Have you ever seen a more revealing photo of Brion Gysin than the one on the cover of BRION GYSIN His Name Was Master: Texts & Interviews? It shows a profound sense of dislocation, something Gysin often talked about but rarely showed in his demeanor—which was characteristically grand and worldly and laced with humor.
This sprawling book by Genesis Breyer P-Orridge, with Peter Christoferson and Jon Savage, offers Gysin in talking mode. It is Gysin uncut. Having already been comprehensively reviewed in The Brooklyn Rail, it needs no review from me. More interesting than anything I might have to say is an excerpt from one of the interviews with Savage, which gives Gysin’s account of his brief, teenage involvement with the Surrealists.
Brion Gysin: I’d met this Greek who knew the Surrealists, and he introduced me to them within the very first few months that I was at the Sorbonne. And I hardly ever went to any of my classes after that…They liked my drawings, and then I met their whole kind of ‘group,’ and everything…
Jon Savage: WHAT WAS GETTING INVOLVED WITH THE SURREALISTS LIKE AT THAT PERIOD?
BG: Oh, that was very overwhelming, and very inclusive—inasmuch as they were the dominant group in Paris at that moment, and had been the first, in a way, to turn an Art movement into a terrorist Political Party…and had allied themselves with leftist politics, on one hand, and the sort of ‘Haute Couture’ world, on the other—so that they had a nice spread between…you know, left-wing Duchesses, and Communist millionaires…and Trotskyist intellectuals. And they covered the ‘scene’ in the thirties here [in Paris]. It was, you know, people who had left the movement, for one reason or another because of the sort of ‘Party Politics’ that…It was a Party, it was really definitely a terrorist Party, where you were supposed to think Surrealist, work Surrealist, eat Surrealist, and naturally, of course, dream Surrealist…and it was run by…an iron hand…! Breton was a tyrant. And he eventually lost his power. But the whole thing was a very dubious enterprise, I thought, such a dubious enterprise, that I was very quickly expelled for “sedition.”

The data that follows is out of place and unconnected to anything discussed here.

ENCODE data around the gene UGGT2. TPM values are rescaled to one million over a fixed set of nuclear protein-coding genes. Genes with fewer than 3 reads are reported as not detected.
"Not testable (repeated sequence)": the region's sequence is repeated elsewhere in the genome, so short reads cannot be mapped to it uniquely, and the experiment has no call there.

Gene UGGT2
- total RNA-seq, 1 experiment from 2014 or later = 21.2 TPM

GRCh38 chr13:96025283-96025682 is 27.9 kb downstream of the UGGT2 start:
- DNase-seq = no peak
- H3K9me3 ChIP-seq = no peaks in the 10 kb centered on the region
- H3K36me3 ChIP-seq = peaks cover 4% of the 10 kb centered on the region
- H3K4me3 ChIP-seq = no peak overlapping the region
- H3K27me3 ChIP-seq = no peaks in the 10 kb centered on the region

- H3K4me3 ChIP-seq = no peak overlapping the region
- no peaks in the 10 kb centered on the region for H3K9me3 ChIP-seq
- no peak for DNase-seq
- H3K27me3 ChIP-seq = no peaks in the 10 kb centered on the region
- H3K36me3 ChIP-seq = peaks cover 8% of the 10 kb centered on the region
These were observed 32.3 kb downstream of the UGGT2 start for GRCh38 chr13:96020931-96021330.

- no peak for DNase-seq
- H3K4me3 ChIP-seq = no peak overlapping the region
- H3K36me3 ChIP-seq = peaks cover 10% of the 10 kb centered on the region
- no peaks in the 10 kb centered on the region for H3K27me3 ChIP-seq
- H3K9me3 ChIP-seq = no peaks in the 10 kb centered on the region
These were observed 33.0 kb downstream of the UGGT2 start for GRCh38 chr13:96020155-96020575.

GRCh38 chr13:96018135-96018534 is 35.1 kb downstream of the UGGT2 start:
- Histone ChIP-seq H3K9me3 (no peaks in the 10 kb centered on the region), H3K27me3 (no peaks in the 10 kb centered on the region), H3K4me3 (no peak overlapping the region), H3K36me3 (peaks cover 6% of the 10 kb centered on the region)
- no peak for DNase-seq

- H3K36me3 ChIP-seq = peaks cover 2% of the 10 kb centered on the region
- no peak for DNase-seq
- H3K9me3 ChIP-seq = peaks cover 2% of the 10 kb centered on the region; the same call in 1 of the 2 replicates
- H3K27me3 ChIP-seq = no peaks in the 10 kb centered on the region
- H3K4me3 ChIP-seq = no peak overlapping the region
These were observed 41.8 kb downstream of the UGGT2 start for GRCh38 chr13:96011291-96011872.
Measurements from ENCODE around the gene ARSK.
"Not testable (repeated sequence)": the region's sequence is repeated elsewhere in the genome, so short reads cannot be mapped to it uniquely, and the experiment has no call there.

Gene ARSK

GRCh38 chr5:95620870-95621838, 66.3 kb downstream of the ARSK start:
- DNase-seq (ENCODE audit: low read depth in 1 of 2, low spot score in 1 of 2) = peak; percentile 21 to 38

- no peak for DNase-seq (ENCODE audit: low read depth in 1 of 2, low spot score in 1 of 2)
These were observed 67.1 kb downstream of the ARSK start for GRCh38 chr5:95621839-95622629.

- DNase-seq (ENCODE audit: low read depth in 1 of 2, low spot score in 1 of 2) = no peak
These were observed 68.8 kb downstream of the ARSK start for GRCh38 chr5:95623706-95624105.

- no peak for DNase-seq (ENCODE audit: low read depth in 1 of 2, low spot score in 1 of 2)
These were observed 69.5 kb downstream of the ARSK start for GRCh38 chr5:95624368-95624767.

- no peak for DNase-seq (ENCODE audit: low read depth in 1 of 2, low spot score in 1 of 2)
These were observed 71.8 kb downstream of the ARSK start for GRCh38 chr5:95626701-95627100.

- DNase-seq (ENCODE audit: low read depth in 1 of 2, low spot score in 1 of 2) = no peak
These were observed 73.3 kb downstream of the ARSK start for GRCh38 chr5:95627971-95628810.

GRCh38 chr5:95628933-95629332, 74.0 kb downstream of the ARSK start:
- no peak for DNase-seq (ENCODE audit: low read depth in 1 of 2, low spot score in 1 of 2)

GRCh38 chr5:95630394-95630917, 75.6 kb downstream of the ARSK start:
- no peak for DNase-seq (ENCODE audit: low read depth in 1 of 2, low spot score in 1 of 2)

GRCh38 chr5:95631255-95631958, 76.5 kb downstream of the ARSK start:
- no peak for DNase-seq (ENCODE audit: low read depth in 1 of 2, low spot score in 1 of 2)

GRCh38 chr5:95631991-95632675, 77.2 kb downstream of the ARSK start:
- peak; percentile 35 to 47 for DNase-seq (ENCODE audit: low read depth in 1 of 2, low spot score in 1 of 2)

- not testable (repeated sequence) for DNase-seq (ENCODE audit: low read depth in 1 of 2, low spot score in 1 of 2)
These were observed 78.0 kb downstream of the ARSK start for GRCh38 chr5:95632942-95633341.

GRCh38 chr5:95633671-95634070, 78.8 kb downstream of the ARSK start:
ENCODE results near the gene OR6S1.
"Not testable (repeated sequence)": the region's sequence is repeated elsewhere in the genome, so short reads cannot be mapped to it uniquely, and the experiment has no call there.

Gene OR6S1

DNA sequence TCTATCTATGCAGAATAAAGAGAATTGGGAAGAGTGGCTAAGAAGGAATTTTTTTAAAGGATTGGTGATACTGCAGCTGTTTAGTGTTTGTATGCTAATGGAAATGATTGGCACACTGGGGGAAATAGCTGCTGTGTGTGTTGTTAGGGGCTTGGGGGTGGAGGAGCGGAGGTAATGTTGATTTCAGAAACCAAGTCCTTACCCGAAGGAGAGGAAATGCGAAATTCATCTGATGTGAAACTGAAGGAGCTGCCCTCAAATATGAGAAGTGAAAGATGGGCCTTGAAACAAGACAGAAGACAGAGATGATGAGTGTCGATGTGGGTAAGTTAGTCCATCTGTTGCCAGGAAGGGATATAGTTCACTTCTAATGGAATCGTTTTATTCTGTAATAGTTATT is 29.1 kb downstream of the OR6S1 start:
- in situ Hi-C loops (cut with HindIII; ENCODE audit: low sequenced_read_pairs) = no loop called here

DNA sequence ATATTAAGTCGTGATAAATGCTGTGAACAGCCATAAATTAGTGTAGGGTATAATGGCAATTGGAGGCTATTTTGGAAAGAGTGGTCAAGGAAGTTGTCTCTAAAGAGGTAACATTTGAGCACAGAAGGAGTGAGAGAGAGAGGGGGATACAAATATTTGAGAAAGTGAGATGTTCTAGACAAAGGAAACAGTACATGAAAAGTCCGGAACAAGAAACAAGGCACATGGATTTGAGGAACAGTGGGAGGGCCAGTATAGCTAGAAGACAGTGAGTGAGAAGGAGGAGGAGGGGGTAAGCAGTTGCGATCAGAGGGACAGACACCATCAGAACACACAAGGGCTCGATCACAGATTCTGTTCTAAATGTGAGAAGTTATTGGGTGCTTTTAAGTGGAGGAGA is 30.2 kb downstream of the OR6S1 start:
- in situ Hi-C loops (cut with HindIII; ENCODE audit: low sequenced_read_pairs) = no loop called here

BG: Ex-communicated in full flight! In 1935, I had been to Greece that summer, and had come back with a series of very finished drawings—which I still have, unfortunately—and they had agreed to organize an exhibition of just drawings. And everybody in the group participated, and that was the only time, even, that they had Picasso…[he] went along with them. It was the only time that he exhibited with the Surrealists, who were naturally flirting with him like mad…because they had lost Aragon, and Tzara, who had left the Party for one reason or another…expelled by Breton—more power politics. And they had all become members of the Communist Party. Picasso had not YET joined the Communist Party…I’ve forgotten when he did…I think it was after the Spanish Civil War, the next year, in 1936, that he joined the Party. But I still went on seeing Picasso. I went, actually, to the Spanish Pavilion at the World’s Fair of that year and saw him over the two or three weeks that he painted the famous “Guernica.” I saw it in various stages as he changed it from one day to the other…and went home, furiously, and laid out more drawings, and then came back the next day and then changed it.